The student demonstrates
thinking skills using artistic processes.
The student uses listening
and observation skills to gain understanding.
communicates ideas clearly and effectively.
The student writes clearly and effectively.
writes in a variety of forms for different audiences and purposes.
Using drama as
a prewriting activity, students will write a descriptive piece.
props such as scarves, musical instruments, found objects.
pre-selected list of scenarios or select one of the following:
You receive a letter in the mail telling you have won first
prize in a contest. Tell
someone the good news.
You are meeting a long lost brother for the first time.
You answer the door. What
is he like? What do you say to each other?
How do you react?
You borrowed something precious from you sister then lost
it. How do you tell her about it?
A salesman comes to the door but you are not interested.
He insists on demonstrating the product. How do you handle the situation?
You are delivering papers but instead of it landing on the
porch it breaks the window. The
owner of the house comes out to see what happened.
You see the person next to you cheating on a test.
The teacher suspects both you and your neighbor.
What do you do?
You and your friend find some money on the street.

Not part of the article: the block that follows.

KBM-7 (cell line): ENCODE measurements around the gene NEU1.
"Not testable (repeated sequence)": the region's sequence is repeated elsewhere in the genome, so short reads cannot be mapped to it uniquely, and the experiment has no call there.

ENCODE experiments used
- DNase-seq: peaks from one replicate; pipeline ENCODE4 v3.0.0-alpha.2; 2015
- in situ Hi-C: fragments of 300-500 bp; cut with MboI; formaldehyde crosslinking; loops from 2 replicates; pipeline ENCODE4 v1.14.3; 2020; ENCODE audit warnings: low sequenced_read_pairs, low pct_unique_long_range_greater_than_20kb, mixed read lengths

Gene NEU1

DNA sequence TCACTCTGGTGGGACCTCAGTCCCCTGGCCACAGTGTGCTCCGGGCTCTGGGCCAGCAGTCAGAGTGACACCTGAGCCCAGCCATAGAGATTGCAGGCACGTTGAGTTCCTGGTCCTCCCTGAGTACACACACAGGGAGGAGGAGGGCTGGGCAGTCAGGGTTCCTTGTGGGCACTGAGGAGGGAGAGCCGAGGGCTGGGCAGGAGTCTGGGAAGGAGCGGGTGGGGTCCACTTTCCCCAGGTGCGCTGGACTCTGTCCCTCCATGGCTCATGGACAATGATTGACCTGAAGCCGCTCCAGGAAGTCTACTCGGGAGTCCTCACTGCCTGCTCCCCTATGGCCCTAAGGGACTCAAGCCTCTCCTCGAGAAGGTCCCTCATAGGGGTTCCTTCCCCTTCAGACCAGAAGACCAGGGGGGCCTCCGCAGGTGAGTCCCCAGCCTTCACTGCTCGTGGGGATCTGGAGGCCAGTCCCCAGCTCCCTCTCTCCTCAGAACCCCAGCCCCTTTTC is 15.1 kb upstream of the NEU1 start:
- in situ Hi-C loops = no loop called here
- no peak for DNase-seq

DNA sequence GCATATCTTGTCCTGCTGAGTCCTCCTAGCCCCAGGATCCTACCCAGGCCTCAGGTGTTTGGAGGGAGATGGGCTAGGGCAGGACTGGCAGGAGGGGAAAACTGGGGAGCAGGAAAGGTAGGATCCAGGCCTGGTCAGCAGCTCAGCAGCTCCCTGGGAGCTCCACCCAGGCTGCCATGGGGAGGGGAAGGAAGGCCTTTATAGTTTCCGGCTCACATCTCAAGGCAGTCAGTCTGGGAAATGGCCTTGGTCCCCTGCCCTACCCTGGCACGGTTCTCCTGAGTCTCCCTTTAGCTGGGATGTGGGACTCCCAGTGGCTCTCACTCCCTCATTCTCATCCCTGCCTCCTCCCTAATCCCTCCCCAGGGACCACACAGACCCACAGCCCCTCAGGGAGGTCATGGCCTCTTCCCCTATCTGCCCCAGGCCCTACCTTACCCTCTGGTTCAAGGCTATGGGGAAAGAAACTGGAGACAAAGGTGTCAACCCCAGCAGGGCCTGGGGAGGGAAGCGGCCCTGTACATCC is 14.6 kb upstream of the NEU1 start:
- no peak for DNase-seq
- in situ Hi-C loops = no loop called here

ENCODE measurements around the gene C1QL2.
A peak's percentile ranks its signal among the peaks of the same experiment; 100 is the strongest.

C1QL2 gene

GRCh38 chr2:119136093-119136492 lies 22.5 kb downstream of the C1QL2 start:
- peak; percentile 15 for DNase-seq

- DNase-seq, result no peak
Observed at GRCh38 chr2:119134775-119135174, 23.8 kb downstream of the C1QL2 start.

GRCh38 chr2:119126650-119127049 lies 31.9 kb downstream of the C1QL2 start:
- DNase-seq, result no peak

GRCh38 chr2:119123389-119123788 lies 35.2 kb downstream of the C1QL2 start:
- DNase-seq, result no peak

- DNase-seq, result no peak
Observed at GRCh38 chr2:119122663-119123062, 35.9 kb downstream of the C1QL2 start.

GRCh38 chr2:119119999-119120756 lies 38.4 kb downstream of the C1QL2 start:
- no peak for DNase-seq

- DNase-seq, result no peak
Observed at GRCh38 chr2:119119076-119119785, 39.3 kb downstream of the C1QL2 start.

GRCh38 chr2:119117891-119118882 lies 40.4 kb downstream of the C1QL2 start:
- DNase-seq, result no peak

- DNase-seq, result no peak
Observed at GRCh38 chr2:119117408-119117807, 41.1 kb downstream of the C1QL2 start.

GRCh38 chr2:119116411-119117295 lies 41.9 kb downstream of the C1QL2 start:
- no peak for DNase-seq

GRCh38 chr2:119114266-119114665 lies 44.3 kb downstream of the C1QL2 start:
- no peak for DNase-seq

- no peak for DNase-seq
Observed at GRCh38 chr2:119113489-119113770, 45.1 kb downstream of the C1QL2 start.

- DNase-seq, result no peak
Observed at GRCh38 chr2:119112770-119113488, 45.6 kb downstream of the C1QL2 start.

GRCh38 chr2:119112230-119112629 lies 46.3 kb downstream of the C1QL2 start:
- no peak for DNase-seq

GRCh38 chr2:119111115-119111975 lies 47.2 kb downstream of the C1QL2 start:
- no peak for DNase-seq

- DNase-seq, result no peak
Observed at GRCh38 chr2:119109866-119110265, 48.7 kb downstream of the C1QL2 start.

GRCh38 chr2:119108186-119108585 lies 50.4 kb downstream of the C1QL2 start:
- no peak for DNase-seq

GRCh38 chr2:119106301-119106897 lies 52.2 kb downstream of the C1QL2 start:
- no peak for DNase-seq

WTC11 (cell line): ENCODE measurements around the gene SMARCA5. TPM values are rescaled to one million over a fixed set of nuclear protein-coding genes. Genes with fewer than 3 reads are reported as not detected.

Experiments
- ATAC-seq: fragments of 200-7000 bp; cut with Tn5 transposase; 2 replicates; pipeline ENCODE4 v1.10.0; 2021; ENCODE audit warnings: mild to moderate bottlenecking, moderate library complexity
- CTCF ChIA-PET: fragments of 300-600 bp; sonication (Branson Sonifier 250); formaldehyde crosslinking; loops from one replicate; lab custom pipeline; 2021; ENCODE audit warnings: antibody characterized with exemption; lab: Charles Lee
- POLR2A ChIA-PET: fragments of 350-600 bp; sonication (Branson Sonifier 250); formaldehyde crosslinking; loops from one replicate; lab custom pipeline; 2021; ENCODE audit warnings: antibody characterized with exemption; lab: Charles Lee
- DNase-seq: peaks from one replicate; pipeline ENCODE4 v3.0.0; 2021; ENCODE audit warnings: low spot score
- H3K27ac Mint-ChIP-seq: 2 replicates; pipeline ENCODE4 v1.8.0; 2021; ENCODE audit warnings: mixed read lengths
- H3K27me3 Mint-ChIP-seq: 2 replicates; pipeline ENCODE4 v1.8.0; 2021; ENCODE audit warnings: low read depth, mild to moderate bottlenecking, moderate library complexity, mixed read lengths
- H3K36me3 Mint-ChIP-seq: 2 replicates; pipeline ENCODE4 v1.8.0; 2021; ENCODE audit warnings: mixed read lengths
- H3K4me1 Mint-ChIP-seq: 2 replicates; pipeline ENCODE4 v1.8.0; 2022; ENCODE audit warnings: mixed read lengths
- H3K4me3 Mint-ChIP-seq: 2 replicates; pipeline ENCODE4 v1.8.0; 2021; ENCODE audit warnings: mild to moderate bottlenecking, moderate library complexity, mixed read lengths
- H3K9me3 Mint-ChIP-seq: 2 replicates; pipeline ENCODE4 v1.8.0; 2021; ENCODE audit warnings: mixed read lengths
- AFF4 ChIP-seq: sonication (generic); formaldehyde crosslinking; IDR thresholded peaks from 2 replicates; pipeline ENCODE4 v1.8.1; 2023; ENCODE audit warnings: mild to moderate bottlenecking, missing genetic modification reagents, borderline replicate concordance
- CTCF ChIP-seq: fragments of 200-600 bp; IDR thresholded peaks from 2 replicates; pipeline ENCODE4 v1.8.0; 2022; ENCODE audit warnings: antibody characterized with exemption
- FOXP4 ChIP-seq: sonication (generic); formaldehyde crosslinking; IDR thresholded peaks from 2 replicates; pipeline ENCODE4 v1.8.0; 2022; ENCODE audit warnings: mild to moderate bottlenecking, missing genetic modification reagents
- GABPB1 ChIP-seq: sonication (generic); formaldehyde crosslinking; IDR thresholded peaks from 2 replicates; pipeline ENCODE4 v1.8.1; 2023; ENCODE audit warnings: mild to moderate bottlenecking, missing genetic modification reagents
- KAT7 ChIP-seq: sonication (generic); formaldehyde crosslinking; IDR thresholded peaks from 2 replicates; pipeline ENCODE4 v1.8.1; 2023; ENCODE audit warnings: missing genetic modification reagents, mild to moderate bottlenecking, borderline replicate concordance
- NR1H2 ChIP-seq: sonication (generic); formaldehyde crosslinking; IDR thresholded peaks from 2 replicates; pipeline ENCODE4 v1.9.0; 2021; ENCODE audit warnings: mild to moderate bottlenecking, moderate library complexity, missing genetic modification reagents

Just then a woman comes down the street looking for
something and you know it is the money you found.
What do you and your friend do?
Assign a scenario to a group of two or three students (depending
on the number required for the action).
Each person should take a role in the performance.
For instance, in #1, one person should be the winner and
the other the person reacting to the news.
The play should be improvised so each player is reacting,
instead of acting, to the other person.
After each performance, hold a discussion with the class
describing what they have seen using as much descriptive language
as possible. Words
can be listed on the board.
This can be used as a journaling activity with students using the
brainstormed words for another piece.
It can lead to writing a story especially if the scenario
is left unfinished, it can become purely descriptive with students
writing just about what they have seen using as many showing
(instead of telling) words as they can.